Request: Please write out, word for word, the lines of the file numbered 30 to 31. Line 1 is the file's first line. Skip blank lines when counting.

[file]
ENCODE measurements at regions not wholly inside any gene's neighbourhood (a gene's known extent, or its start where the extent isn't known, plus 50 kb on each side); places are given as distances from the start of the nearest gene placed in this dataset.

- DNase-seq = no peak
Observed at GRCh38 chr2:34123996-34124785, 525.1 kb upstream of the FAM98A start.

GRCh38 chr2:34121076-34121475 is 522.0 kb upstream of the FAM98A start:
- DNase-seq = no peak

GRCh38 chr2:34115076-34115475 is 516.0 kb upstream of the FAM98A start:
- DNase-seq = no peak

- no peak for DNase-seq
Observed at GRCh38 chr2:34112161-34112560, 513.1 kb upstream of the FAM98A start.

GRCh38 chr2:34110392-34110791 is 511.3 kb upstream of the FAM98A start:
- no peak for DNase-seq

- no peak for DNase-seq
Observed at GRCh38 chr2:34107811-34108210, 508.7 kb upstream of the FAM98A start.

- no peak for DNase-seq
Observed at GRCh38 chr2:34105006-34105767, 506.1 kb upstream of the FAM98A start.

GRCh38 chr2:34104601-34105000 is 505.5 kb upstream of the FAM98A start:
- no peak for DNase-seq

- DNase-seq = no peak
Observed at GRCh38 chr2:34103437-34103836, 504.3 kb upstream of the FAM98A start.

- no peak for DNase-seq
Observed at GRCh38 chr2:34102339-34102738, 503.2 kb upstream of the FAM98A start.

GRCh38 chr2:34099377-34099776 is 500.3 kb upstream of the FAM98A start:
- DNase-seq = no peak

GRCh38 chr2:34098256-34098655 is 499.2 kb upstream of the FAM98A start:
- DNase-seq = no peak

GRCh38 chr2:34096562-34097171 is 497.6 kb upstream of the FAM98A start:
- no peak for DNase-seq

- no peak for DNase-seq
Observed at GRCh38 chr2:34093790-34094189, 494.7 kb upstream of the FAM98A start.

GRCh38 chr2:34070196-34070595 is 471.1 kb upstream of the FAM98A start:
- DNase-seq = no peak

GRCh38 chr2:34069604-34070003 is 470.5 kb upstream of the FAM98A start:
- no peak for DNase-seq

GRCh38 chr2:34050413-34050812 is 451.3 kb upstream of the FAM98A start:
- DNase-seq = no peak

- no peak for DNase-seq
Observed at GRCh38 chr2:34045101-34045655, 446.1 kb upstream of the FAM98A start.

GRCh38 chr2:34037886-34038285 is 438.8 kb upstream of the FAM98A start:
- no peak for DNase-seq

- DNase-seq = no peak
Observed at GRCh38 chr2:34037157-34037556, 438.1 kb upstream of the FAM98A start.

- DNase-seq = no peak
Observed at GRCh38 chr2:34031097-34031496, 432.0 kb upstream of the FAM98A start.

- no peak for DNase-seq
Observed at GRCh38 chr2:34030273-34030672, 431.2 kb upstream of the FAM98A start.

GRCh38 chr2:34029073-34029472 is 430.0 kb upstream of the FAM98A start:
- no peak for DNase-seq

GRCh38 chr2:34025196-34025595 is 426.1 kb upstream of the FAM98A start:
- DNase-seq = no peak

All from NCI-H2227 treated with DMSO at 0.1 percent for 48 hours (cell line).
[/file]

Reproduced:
GRCh38 chr2:34070196-34070595 is 471.1 kb upstream of the FAM98A start:
- DNase-seq = no peak